Siberian chipmunk is a species of rodents native to northern Asia. The omnivorous species was introduced in Europe as pets in the 1960s, and now it is available in many European countries.
|18 to 25 cm
|50 to 150 g
|Yellow to brown fur on the back, chest and belly has white fur; four light and five dark colored stripes on the back; light brown tail with broad black lines and white edges
|Siberian Russia, Eastern Kazakhstan, northern Mongolia, northwest, central and northeast China, Korea, Japan, Belgium, Germany, Switzerland, the Netherlands, Italy
|Stony areas within coniferous , deciduous and mixed forests, mountains, urban areas with greenery
|A fast “cheep” used as an alarm call; a deep croaking sound used for mating
|2 to 5 years; captive chipmunks can survive for 6 to 10 years
|They eat conifer seeds, herb roots, insects, birds, reptiles, mollusks, fruits, grains, and fungus
|Internal cheek pouches help them in carrying food; needle-pointed claws assist in climbing trees
|Number of Offspring
|3 to 8 babies
|Middle of April
|28 to 35 days
|Raptors, weasels, small cats, foxes, hawks, owls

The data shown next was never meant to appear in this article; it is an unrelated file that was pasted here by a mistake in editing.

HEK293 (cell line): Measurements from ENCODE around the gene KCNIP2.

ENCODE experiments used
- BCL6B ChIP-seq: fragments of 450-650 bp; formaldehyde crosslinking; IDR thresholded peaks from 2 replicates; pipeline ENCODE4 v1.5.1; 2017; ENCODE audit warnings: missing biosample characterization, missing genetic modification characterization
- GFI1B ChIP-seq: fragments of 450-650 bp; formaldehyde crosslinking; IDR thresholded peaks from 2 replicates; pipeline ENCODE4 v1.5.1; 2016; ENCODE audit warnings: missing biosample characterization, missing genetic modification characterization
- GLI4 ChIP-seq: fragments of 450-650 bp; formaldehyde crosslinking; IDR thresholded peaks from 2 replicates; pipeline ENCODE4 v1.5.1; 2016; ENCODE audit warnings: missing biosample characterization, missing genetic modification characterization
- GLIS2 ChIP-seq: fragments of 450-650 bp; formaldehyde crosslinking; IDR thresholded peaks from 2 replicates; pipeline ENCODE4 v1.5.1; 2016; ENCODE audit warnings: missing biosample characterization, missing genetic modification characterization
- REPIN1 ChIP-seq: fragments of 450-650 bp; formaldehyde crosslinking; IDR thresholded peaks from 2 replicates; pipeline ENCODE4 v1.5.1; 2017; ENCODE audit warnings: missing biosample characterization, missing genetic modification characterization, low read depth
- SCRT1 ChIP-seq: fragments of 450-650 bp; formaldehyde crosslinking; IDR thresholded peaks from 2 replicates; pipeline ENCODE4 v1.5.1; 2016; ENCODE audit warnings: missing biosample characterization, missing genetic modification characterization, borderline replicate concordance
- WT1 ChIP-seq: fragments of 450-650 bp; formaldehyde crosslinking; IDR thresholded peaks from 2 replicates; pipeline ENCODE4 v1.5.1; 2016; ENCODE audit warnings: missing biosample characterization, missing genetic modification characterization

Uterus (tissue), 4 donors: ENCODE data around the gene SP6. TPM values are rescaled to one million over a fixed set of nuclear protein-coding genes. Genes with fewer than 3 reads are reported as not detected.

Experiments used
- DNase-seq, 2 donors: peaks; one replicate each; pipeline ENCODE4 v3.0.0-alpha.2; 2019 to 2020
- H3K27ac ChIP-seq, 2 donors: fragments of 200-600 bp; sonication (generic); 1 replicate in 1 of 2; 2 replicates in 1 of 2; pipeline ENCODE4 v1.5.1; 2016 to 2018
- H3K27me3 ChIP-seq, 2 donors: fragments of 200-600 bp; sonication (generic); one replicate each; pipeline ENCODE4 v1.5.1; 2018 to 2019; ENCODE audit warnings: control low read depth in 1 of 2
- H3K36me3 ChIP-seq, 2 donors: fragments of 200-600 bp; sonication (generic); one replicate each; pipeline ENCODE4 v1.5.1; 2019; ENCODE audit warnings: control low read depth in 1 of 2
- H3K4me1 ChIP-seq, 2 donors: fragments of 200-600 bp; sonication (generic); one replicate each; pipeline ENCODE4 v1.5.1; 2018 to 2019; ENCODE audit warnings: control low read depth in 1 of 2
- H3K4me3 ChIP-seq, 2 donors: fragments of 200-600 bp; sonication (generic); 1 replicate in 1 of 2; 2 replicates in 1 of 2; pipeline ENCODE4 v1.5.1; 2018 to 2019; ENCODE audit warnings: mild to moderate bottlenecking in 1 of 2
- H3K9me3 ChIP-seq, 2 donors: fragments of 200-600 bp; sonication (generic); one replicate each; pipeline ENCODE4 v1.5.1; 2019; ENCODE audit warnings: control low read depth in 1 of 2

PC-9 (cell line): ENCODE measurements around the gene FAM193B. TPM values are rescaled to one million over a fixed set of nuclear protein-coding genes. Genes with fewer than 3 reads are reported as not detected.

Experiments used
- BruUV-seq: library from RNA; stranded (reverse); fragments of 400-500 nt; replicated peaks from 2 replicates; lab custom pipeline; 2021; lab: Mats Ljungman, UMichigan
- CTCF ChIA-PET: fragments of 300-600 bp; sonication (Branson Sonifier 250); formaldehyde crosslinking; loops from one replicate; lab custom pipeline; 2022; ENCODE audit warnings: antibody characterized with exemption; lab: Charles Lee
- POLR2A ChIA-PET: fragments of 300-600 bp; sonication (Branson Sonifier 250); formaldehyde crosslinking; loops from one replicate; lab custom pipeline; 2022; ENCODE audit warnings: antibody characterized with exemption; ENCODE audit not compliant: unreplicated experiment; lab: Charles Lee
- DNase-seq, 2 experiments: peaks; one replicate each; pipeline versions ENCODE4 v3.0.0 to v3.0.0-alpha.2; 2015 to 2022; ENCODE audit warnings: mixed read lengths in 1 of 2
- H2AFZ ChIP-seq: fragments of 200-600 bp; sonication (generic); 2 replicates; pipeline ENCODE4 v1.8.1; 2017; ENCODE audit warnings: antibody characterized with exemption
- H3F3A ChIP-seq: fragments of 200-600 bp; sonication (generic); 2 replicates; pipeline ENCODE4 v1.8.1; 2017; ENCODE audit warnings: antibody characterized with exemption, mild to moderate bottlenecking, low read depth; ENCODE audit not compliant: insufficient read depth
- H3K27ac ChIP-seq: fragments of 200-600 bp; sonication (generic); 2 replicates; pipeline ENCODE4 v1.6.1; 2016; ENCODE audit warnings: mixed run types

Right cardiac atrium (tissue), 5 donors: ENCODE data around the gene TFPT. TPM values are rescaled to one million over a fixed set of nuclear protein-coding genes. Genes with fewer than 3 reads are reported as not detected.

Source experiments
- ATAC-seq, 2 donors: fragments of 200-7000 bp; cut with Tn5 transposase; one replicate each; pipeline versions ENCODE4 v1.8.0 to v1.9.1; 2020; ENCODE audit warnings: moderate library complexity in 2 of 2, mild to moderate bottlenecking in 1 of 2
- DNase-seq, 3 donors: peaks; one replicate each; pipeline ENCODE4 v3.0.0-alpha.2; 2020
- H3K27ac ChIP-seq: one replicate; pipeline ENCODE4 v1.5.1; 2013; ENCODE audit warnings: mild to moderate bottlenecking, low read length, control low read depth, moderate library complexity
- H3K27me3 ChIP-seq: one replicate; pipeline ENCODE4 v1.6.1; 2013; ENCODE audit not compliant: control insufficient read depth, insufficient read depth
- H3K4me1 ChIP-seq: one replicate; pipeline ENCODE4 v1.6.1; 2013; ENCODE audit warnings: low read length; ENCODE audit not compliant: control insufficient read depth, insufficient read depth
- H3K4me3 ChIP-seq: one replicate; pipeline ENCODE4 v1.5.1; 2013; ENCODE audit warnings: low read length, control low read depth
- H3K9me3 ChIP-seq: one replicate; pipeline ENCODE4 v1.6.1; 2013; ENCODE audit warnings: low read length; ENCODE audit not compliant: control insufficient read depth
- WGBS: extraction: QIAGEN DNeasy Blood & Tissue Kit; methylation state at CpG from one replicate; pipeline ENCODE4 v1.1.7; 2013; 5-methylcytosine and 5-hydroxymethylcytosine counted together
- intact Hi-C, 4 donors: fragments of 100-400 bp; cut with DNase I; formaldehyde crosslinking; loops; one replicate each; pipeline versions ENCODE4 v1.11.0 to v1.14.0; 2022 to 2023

Siberian Chipmunks generally lead solitary lives, but during the winter they dig burrows which they share with another member. They do not live in fixed colonies, but each individual has its own territory which is marked by urine and oral glands. They hibernate during the winter, storing 3 to 4 kg of food to survive underground till April or May.
Mating and Reproduction
They give birth to live young and tend to reproduce once or twice a year.
The newborns are blind and naked and open their eyes in around 20 to 25 days after birth. The females take care of the babies and teach them how to forage in around six weeks. By seven weeks, the weaning period is over, and the young ones become independent by eight weeks. Both male and female reach sexual maturity at nine months of age.
- Siberian Chipmunk, the only living member of its genus, is the only chipmunk occurring outside North America.
- The species aids forests grow and regenerate by dispersing seeds and fungal spores.
- It helps in controlling pests in its environment, thus helping in species diversity.
- The species is kept as pets and commonly sold for fur or other body parts.
- It poses threat to humans as the animal is known to eat crops. Another potential threat lies in the animal’s ability to carry diseases, like Lyme disease which can cause harm to humans.